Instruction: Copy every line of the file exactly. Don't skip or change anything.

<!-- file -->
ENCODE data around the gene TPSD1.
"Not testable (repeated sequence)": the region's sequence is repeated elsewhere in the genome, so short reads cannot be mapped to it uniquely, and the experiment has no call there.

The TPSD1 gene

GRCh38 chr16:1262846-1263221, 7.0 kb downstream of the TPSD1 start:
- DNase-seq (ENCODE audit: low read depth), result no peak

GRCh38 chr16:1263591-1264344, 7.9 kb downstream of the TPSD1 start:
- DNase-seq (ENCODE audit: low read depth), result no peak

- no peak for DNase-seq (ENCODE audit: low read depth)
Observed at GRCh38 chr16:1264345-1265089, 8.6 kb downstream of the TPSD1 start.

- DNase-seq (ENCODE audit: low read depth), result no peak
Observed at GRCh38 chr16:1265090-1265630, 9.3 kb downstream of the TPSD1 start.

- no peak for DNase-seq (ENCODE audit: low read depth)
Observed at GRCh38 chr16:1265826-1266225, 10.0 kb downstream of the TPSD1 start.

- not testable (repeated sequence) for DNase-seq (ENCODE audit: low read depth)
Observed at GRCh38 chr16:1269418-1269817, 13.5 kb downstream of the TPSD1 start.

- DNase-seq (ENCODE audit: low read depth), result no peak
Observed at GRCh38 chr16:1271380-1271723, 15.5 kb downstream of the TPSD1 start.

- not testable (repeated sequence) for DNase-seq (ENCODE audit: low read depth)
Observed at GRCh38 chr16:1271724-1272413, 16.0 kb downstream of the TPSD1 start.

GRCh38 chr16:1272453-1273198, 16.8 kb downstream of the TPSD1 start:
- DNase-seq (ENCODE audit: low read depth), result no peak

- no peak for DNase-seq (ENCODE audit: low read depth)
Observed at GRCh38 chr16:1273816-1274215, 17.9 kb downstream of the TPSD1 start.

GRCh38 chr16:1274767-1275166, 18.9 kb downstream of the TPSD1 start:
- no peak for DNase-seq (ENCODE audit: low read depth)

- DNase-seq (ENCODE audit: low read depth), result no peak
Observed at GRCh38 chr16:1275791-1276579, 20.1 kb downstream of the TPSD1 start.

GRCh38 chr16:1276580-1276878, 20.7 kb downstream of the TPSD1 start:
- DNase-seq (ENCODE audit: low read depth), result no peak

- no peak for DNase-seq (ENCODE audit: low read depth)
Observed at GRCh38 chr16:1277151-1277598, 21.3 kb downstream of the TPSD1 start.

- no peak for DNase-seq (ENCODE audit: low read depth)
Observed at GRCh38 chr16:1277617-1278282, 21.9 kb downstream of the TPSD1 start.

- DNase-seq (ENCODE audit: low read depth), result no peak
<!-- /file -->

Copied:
ENCODE data around the gene TPSD1.
"Not testable (repeated sequence)": the region's sequence is repeated elsewhere in the genome, so short reads cannot be mapped to it uniquely, and the experiment has no call there.

The TPSD1 gene

GRCh38 chr16:1262846-1263221, 7.0 kb downstream of the TPSD1 start:
- DNase-seq (ENCODE audit: low read depth), result no peak

GRCh38 chr16:1263591-1264344, 7.9 kb downstream of the TPSD1 start:
- DNase-seq (ENCODE audit: low read depth), result no peak

- no peak for DNase-seq (ENCODE audit: low read depth)
Observed at GRCh38 chr16:1264345-1265089, 8.6 kb downstream of the TPSD1 start.

- DNase-seq (ENCODE audit: low read depth), result no peak
Observed at GRCh38 chr16:1265090-1265630, 9.3 kb downstream of the TPSD1 start.

- no peak for DNase-seq (ENCODE audit: low read depth)
Observed at GRCh38 chr16:1265826-1266225, 10.0 kb downstream of the TPSD1 start.

- not testable (repeated sequence) for DNase-seq (ENCODE audit: low read depth)
Observed at GRCh38 chr16:1269418-1269817, 13.5 kb downstream of the TPSD1 start.

- DNase-seq (ENCODE audit: low read depth), result no peak
Observed at GRCh38 chr16:1271380-1271723, 15.5 kb downstream of the TPSD1 start.

- not testable (repeated sequence) for DNase-seq (ENCODE audit: low read depth)
Observed at GRCh38 chr16:1271724-1272413, 16.0 kb downstream of the TPSD1 start.

GRCh38 chr16:1272453-1273198, 16.8 kb downstream of the TPSD1 start:
- DNase-seq (ENCODE audit: low read depth), result no peak

- no peak for DNase-seq (ENCODE audit: low read depth)
Observed at GRCh38 chr16:1273816-1274215, 17.9 kb downstream of the TPSD1 start.

GRCh38 chr16:1274767-1275166, 18.9 kb downstream of the TPSD1 start:
- no peak for DNase-seq (ENCODE audit: low read depth)

- DNase-seq (ENCODE audit: low read depth), result no peak
Observed at GRCh38 chr16:1275791-1276579, 20.1 kb downstream of the TPSD1 start.

GRCh38 chr16:1276580-1276878, 20.7 kb downstream of the TPSD1 start:
- DNase-seq (ENCODE audit: low read depth), result no peak

- no peak for DNase-seq (ENCODE audit: low read depth)
Observed at GRCh38 chr16:1277151-1277598, 21.3 kb downstream of the TPSD1 start.

- no peak for DNase-seq (ENCODE audit: low read depth)
Observed at GRCh38 chr16:1277617-1278282, 21.9 kb downstream of the TPSD1 start.

- DNase-seq (ENCODE audit: low read depth), result no peak